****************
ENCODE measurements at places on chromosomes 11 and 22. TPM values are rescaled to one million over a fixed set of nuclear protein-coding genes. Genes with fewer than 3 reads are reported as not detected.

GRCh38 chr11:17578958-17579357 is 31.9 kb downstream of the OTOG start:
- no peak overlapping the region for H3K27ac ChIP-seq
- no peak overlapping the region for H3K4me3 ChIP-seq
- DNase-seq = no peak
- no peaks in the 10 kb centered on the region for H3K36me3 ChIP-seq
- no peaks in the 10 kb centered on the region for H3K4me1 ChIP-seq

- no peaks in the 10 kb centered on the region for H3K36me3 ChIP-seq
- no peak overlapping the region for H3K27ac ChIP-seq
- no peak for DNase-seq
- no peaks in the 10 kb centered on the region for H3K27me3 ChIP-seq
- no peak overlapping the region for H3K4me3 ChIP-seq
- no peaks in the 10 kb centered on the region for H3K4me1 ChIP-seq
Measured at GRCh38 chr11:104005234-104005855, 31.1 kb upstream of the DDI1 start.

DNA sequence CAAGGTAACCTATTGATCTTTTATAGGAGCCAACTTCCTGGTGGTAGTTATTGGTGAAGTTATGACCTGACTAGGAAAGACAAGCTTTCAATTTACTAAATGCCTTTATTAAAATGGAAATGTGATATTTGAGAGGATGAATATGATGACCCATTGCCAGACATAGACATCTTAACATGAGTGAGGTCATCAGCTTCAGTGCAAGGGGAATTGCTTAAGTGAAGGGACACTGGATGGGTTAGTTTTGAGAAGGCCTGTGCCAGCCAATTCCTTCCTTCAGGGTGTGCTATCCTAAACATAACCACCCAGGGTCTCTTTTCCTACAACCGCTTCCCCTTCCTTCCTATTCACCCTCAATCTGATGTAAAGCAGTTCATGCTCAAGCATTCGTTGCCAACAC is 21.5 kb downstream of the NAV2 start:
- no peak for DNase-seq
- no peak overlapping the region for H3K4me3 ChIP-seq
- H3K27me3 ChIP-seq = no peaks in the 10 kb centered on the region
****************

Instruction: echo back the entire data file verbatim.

ENCODE measurements at places on chromosomes 11 and 22. TPM values are rescaled to one million over a fixed set of nuclear protein-coding genes. Genes with fewer than 3 reads are reported as not detected.

GRCh38 chr11:17578958-17579357 is 31.9 kb downstream of the OTOG start:
- no peak overlapping the region for H3K27ac ChIP-seq
- no peak overlapping the region for H3K4me3 ChIP-seq
- DNase-seq = no peak
- no peaks in the 10 kb centered on the region for H3K36me3 ChIP-seq
- no peaks in the 10 kb centered on the region for H3K4me1 ChIP-seq

- no peaks in the 10 kb centered on the region for H3K36me3 ChIP-seq
- no peak overlapping the region for H3K27ac ChIP-seq
- no peak for DNase-seq
- no peaks in the 10 kb centered on the region for H3K27me3 ChIP-seq
- no peak overlapping the region for H3K4me3 ChIP-seq
- no peaks in the 10 kb centered on the region for H3K4me1 ChIP-seq
Measured at GRCh38 chr11:104005234-104005855, 31.1 kb upstream of the DDI1 start.

DNA sequence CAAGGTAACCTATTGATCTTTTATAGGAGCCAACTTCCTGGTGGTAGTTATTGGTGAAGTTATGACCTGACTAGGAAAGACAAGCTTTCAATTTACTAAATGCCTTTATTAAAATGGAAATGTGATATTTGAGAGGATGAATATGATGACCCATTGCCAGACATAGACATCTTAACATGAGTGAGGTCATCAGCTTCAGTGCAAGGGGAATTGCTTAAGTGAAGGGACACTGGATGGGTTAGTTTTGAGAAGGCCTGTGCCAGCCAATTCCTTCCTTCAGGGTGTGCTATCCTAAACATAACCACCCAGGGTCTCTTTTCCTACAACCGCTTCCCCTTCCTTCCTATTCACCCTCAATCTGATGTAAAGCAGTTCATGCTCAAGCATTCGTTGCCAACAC is 21.5 kb downstream of the NAV2 start:
- no peak for DNase-seq
- no peak overlapping the region for H3K4me3 ChIP-seq
- H3K27me3 ChIP-seq = no peaks in the 10 kb centered on the region